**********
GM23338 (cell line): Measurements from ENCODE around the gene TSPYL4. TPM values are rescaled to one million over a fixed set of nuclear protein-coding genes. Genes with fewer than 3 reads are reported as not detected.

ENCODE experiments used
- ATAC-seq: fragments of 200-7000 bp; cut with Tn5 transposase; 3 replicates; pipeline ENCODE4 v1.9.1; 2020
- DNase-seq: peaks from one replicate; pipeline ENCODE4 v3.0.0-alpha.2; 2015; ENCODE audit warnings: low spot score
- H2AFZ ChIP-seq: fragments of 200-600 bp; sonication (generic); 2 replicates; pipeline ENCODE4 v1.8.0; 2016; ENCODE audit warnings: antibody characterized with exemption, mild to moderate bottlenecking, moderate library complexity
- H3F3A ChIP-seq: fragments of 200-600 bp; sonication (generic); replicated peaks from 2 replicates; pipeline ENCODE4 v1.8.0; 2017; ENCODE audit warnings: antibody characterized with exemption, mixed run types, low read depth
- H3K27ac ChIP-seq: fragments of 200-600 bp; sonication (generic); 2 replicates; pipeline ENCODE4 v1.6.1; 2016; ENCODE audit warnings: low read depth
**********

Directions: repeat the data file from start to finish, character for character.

GM23338 (cell line): Measurements from ENCODE around the gene TSPYL4. TPM values are rescaled to one million over a fixed set of nuclear protein-coding genes. Genes with fewer than 3 reads are reported as not detected.

ENCODE experiments used
- ATAC-seq: fragments of 200-7000 bp; cut with Tn5 transposase; 3 replicates; pipeline ENCODE4 v1.9.1; 2020
- DNase-seq: peaks from one replicate; pipeline ENCODE4 v3.0.0-alpha.2; 2015; ENCODE audit warnings: low spot score
- H2AFZ ChIP-seq: fragments of 200-600 bp; sonication (generic); 2 replicates; pipeline ENCODE4 v1.8.0; 2016; ENCODE audit warnings: antibody characterized with exemption, mild to moderate bottlenecking, moderate library complexity
- H3F3A ChIP-seq: fragments of 200-600 bp; sonication (generic); replicated peaks from 2 replicates; pipeline ENCODE4 v1.8.0; 2017; ENCODE audit warnings: antibody characterized with exemption, mixed run types, low read depth
- H3K27ac ChIP-seq: fragments of 200-600 bp; sonication (generic); 2 replicates; pipeline ENCODE4 v1.6.1; 2016; ENCODE audit warnings: low read depth